GoTo is confronting potentially extensive damage after a threat actor exfiltrated encrypted backups and an encryption key tied to some of the stolen data.
The parent company of LastPass said a breach first detected by the password manager in August 2022 resulted in a similar, subsequent breach through same attack vector, GoTo said in a Monday blog post.
The compromise broadened the extent of damage and potentially exposed customers' usernames, salted and hashed passwords and a portion of multifactor authentication settings.
“We also have evidence that a threat actor exfiltrated an encryption key for a portion of the encrypted backups,” GoTo CEO Paddy Srinivasan said in a blog post. GoTo, formerly LogMeIn, provides multiple cloud-based tools for remote work, collaboration and IT management.
The encrypted backups were lifted from a third-party cloud storage service, the same storage vault that significantly compromised password manager LastPass, leaving users’ master passwords as the sole line of defense. GoTo and LastPass share the third-party cloud storage service.
The compromise at GoTo impacts multiple products, including Central, Pro, join.me, Hamachi and RemotelyAnywhere, Srinivasan said.
The update, nearly two months after GoTo first publicly acknowledged the incident, follows a similar pattern that’s played out at LastPass. The CEOs of both companies have shared escalating warnings as their investigation progresses.
There is, however, one key difference between GoTo and LastPass. GoTo does not store credit card or bank details, dates of birth, home addresses or Social Security numbers, Srinivasan said.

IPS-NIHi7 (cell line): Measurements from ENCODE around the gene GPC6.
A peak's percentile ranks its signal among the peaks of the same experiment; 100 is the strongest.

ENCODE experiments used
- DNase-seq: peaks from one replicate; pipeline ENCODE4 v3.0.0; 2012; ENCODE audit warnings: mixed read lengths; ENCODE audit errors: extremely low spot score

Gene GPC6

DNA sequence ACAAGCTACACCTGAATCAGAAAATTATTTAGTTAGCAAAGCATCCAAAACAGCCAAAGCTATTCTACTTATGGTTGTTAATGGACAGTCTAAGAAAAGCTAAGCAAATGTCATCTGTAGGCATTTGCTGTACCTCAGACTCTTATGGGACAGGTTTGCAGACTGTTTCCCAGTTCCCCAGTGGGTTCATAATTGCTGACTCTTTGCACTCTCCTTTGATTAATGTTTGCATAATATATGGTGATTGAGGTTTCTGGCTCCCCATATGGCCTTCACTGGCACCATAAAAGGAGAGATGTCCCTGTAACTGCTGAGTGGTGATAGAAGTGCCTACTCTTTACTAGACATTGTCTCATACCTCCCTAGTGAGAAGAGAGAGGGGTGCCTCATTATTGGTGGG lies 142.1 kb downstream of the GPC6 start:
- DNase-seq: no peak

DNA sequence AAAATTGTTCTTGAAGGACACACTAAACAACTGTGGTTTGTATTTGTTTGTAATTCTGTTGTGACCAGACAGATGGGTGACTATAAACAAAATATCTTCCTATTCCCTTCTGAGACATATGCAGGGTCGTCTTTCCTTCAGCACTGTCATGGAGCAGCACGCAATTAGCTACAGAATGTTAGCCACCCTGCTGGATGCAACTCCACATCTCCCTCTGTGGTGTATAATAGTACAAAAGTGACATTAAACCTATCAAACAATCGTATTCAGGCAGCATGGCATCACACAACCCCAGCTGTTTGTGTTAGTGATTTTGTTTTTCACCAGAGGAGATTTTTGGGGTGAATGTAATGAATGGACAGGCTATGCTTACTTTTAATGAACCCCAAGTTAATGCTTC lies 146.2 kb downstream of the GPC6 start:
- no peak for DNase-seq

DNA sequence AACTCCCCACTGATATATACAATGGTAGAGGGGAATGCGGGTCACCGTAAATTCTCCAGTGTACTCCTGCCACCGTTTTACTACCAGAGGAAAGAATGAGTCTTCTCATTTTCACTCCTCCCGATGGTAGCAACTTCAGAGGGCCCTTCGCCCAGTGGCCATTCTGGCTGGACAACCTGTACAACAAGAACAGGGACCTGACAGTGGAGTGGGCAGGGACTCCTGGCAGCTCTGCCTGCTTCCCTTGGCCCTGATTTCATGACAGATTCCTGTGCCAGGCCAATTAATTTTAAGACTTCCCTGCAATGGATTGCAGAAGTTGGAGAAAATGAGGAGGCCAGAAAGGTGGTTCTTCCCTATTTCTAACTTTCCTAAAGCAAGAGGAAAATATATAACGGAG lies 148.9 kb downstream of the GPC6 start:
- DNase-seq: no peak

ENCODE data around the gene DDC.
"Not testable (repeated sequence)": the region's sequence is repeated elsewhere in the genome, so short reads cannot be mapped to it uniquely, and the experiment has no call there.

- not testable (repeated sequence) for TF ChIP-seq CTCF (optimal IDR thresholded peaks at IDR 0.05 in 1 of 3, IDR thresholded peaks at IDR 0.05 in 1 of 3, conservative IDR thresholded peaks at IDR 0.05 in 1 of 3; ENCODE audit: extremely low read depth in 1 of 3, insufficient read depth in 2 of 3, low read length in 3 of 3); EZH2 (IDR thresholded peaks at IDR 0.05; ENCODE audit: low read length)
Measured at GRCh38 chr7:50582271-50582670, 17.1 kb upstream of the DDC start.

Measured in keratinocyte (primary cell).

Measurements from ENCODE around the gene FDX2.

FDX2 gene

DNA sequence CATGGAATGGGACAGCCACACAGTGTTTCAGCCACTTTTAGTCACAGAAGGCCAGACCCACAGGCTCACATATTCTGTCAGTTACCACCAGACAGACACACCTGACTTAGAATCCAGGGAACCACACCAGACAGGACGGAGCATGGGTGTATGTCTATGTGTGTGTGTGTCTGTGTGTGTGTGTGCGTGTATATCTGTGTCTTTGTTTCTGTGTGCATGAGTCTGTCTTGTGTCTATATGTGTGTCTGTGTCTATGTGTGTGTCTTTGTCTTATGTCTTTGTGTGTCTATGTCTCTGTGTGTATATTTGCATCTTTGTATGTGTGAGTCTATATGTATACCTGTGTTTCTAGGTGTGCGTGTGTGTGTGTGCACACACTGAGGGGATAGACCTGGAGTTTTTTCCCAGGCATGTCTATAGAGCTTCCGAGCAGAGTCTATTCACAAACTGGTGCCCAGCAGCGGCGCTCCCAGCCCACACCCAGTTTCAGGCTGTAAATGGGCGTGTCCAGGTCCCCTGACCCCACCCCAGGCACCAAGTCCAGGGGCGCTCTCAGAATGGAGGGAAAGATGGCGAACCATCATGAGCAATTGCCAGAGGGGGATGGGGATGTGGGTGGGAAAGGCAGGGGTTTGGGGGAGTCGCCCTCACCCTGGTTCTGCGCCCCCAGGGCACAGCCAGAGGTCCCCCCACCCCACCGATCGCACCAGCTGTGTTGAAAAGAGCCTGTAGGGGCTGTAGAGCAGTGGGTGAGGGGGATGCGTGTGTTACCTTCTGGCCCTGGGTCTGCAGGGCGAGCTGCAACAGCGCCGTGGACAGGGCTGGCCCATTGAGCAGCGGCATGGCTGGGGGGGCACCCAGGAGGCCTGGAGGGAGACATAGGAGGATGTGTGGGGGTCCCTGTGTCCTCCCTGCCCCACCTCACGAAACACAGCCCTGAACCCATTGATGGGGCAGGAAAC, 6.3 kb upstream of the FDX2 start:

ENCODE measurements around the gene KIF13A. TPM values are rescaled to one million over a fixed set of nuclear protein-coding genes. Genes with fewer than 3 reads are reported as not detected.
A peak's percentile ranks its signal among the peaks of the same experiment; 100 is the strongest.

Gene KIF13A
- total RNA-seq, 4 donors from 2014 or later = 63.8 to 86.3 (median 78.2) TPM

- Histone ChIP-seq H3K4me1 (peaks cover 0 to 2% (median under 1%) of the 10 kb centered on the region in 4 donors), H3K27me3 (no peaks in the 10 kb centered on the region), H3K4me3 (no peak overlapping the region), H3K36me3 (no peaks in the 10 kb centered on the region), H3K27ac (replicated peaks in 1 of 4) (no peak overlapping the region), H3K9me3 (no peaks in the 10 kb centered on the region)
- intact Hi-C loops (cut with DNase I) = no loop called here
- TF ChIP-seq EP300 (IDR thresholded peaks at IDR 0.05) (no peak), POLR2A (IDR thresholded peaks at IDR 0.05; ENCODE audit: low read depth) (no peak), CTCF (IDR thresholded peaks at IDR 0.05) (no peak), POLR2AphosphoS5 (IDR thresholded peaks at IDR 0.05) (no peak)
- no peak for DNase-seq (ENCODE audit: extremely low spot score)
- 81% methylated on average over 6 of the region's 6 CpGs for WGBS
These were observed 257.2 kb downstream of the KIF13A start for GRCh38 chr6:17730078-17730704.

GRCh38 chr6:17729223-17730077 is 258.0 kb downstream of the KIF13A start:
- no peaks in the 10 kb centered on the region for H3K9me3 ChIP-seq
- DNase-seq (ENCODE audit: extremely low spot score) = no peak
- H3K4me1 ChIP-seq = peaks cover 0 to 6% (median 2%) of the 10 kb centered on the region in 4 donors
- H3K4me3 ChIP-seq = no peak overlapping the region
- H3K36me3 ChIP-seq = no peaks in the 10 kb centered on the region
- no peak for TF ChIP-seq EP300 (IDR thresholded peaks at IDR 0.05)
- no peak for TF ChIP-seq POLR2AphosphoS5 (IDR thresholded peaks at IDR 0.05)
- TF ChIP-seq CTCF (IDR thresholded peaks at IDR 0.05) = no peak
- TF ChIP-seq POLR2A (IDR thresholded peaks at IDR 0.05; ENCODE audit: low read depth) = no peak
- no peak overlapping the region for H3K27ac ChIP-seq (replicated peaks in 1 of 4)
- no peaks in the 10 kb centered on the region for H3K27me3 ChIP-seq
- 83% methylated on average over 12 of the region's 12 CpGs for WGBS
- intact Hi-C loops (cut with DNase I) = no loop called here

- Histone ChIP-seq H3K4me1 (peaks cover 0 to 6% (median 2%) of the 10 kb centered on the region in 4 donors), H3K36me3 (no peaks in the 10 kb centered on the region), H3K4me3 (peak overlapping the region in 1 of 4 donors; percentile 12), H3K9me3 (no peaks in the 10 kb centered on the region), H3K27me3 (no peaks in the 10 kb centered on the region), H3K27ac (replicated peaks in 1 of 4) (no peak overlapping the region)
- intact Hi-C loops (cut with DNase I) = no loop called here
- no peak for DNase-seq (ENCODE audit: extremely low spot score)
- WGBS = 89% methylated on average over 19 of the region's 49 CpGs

LastPass’ cloud-based storage vault included encrypted passwords and usernames, and unencrypted data, such as the websites customers access via the password manager, some billing information, email addresses, phone numbers and the IP addresses customers use to access the platform.
GoTo is contacting affected customers and proactively resetting the passwords or MFA settings where applicable, Srinivasan said, but GoTo’s production systems are not impacted.
The company did not say how many customers are potentially affected by the incident.
Details of the cyberattack, which are now coming out in waves from both companies, should be seen as a cautionary tale for multiple reasons, according to Katell Thielemann, VP analyst at Gartner.
“Concentration risks should jump to the top of everyone’s list,” Thielemann said via email following the most recent update from LastPass.
“We are likely to see more attacks targeting one entity to compromise many more, and cloud-based providers are going to be the first in line,” she said.
The single point of failure, which led to subsequent losses for both companies, underscores how cyberattacks can progress and become part of an ongoing campaign.
The mounting damage at LastPass and now GoTo, both of which were hit by the same point of initial intrusion, emphasizes a lack of extensive monitoring and logging that might have prevented a subsequent compromise, according to Chester Wisniewski, field CTO of applied research at Sophos.
“It all comes back to logging and monitoring,” Wisniewski said via email. “You can’t analyze the logs you never collected.”